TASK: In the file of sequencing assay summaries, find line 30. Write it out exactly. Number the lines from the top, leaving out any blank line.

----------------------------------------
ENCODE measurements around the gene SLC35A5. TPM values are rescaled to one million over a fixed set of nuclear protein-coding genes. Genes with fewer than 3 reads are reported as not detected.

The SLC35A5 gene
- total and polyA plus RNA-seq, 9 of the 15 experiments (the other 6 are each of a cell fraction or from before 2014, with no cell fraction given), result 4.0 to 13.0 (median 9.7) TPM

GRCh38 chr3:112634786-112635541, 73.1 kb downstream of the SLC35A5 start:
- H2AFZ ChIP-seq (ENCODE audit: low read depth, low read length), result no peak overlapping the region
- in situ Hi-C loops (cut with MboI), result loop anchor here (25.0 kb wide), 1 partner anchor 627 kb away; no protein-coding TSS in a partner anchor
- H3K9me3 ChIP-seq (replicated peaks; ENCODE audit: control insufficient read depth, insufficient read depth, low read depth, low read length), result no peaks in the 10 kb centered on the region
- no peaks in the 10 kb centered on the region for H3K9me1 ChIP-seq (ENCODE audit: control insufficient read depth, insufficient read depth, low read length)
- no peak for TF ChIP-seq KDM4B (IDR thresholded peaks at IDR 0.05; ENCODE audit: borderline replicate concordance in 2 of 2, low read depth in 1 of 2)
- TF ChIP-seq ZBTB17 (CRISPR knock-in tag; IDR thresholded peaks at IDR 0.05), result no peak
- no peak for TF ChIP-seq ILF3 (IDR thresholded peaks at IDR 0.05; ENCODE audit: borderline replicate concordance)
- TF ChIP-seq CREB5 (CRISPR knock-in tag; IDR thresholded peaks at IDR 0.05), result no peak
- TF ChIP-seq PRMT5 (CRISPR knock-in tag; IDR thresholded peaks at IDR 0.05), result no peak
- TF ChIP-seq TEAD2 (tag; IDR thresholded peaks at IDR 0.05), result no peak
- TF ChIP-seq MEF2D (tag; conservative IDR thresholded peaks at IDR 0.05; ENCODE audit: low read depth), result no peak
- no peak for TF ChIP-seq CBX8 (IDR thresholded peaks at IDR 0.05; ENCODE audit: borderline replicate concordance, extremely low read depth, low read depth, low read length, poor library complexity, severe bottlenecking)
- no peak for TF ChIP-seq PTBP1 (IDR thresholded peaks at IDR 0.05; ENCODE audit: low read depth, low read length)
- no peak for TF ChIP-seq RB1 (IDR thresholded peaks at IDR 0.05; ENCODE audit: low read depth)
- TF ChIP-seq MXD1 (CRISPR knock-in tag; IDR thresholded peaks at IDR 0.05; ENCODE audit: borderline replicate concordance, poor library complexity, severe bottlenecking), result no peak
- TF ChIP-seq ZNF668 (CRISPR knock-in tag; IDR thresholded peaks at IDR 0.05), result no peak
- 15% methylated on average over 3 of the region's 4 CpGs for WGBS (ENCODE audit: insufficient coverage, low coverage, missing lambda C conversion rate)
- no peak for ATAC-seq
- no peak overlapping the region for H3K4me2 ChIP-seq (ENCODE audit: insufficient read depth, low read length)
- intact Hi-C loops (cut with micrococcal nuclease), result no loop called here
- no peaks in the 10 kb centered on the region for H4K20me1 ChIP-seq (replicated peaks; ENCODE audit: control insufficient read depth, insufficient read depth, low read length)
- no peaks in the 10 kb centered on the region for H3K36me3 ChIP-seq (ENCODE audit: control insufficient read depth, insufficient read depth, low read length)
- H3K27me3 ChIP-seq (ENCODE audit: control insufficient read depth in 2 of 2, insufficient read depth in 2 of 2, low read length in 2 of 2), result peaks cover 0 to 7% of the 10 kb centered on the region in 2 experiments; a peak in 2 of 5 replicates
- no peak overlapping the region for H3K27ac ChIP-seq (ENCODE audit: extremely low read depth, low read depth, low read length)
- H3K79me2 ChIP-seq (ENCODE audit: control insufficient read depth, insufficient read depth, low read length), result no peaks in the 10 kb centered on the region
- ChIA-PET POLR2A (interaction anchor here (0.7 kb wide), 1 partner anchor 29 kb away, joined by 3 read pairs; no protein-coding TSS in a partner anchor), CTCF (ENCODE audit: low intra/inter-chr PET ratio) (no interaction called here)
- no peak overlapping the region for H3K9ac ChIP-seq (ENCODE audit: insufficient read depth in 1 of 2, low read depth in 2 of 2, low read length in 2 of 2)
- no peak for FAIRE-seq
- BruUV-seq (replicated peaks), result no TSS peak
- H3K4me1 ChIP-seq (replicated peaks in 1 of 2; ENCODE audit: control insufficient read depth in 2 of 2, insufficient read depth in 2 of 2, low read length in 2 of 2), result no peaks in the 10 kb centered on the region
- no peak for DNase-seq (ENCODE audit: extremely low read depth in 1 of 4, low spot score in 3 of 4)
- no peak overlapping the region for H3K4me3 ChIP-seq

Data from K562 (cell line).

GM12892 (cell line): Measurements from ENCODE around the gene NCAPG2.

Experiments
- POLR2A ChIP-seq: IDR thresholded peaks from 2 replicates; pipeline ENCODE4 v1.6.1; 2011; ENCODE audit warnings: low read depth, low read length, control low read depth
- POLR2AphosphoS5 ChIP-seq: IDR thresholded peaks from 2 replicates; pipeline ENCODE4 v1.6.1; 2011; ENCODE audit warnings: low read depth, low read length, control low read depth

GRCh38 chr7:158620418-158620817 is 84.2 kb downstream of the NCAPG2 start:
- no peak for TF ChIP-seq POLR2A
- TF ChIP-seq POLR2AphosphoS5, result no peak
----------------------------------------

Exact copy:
- ChIA-PET POLR2A (interaction anchor here (0.7 kb wide), 1 partner anchor 29 kb away, joined by 3 read pairs; no protein-coding TSS in a partner anchor), CTCF (ENCODE audit: low intra/inter-chr PET ratio) (no interaction called here)